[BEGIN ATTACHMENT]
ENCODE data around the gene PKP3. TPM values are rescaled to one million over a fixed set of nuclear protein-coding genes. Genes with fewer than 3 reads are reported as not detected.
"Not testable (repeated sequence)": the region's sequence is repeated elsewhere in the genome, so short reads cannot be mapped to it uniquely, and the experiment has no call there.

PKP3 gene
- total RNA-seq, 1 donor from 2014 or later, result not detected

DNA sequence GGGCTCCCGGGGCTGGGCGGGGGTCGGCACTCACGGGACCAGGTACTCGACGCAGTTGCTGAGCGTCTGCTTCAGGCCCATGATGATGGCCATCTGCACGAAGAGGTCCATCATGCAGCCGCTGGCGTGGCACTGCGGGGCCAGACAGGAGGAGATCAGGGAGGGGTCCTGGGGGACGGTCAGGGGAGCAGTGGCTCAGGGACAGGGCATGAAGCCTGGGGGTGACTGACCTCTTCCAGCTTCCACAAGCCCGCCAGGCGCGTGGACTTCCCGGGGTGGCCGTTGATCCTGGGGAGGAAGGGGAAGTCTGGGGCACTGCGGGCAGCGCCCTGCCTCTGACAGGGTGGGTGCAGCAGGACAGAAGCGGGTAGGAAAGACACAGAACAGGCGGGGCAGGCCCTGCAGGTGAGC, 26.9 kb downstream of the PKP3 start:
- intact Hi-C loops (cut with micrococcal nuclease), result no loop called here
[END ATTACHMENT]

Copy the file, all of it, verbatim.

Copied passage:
ENCODE data around the gene PKP3. TPM values are rescaled to one million over a fixed set of nuclear protein-coding genes. Genes with fewer than 3 reads are reported as not detected.
"Not testable (repeated sequence)": the region's sequence is repeated elsewhere in the genome, so short reads cannot be mapped to it uniquely, and the experiment has no call there.

PKP3 gene
- total RNA-seq, 1 donor from 2014 or later, result not detected

DNA sequence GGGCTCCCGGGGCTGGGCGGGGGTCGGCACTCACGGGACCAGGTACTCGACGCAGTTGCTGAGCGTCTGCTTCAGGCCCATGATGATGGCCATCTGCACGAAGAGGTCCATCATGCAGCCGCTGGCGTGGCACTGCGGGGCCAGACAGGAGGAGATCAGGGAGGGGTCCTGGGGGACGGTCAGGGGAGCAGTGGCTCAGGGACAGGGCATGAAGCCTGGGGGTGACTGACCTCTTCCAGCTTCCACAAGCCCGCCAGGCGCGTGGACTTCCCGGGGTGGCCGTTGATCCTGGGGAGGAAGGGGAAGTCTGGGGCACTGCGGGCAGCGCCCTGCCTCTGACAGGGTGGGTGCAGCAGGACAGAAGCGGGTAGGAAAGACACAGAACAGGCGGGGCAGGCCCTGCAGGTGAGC, 26.9 kb downstream of the PKP3 start:
- intact Hi-C loops (cut with micrococcal nuclease), result no loop called here